Can she feel the same kind of pride in Black Panther that she feels about sharing a genome with Olympic athletes?
Black Panther won the gold, in every sense of the word. (Why was anyone surprised by the boffo box office?)
Ryan Coogler and team used the standard ingredients of all super-hero movies — barroom brawl, car chase, romantic complication, sidekicks, imaginative weaponry, dashes of humor– and cooked up something magical (those purple flower-pods) and mythic (the Garden of Eden and Cain and Abel). More than that, they invented a stunning counter-history of the world by showing us what an uncolonized Africa might have looked like. An Africa whose natural resources (Vibranium= diamonds) were never plundered, whose arts and culture were never belittled as “primitive.” The creators of Black Panther conjured an honest to goodness Marvel ™ which is working real-life wonders on the imaginations of Black and Brown people (children especially), and on the consciences of a lot of white folks (I hope.)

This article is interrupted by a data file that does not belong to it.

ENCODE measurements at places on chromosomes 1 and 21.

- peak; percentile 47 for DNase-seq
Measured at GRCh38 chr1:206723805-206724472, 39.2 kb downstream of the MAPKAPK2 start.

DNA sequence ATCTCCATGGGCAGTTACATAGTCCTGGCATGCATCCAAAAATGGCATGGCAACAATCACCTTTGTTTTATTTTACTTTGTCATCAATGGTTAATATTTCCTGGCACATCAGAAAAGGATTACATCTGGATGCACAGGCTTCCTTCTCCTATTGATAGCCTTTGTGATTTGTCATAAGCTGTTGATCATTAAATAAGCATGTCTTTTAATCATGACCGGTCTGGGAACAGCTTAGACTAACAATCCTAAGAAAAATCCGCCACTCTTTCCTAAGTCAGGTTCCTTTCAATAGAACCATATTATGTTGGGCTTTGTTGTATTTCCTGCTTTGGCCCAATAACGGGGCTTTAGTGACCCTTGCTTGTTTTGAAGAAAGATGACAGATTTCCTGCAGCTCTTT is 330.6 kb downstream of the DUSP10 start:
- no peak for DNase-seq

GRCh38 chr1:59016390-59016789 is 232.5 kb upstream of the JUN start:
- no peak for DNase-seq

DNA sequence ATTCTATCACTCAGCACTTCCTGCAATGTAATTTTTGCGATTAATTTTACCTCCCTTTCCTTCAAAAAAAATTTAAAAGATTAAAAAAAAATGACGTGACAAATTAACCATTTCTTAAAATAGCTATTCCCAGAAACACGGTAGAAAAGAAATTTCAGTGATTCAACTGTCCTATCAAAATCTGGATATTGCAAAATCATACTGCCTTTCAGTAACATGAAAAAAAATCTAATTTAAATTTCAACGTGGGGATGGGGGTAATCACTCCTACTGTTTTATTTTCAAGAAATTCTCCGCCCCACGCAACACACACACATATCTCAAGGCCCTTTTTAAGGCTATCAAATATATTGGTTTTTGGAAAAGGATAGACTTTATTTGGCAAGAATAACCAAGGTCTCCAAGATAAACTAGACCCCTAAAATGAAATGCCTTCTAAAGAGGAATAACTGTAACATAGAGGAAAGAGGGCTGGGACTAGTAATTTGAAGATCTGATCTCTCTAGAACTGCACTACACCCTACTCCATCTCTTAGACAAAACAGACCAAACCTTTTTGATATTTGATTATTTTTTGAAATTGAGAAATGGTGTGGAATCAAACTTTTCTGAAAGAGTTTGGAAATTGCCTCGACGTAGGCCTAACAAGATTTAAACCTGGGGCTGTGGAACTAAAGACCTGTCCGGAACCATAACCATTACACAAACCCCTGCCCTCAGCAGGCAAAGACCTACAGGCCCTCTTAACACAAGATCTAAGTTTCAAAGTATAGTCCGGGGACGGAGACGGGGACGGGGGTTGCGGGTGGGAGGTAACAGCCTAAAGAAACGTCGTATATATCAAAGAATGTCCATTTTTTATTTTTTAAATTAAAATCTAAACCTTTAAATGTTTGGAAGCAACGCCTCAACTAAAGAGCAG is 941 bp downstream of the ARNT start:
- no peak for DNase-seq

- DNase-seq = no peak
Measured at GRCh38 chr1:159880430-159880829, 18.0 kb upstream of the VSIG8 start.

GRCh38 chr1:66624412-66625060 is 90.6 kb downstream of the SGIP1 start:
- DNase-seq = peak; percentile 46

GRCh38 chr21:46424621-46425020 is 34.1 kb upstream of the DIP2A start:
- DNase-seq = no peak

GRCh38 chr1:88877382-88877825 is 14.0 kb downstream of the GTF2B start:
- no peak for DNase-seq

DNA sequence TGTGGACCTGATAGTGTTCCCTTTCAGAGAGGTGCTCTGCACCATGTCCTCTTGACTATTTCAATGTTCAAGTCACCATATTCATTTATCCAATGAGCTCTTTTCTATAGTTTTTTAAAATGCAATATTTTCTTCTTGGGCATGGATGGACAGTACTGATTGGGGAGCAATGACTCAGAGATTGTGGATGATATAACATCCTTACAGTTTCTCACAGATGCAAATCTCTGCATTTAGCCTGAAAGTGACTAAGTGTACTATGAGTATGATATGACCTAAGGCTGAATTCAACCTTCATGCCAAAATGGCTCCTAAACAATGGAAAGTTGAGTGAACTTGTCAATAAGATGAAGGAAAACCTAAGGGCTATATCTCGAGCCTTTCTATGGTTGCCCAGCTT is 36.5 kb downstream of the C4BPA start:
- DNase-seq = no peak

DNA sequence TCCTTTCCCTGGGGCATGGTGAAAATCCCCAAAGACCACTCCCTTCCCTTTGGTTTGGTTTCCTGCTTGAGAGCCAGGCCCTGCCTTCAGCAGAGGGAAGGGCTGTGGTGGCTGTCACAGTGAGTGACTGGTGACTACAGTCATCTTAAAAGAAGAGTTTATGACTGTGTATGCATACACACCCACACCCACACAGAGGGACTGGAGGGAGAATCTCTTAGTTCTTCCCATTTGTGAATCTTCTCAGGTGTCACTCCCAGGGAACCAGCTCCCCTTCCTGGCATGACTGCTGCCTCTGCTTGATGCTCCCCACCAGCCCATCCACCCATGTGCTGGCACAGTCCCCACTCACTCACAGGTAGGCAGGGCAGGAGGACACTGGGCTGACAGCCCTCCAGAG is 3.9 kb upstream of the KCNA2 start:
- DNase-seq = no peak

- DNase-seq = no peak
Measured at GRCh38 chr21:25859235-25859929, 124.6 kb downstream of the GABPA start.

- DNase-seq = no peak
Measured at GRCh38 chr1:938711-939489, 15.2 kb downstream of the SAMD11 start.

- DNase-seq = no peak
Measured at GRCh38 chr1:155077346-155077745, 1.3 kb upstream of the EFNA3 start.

Am I giving too much credit to a Hollywood franchise?
Is my Black Panther crush a form of cultural appropriation? Is it a mere bagatelle of American capitalism? Is it a heartfelt reaction to a work of art that not only delights but also inspires creativity and unleashes energy? Is it all of the above?
Can a middle aged white lady buy a claw necklace – if she promises never to wear it in public?
Is Black Panther fandom what Robin Thede means when she signs off on “The Rundown,” her late-night TV comedy show, by saying, “Whatever color you are, stay black”?
Who wants to go see A Wrinkle in Time with me?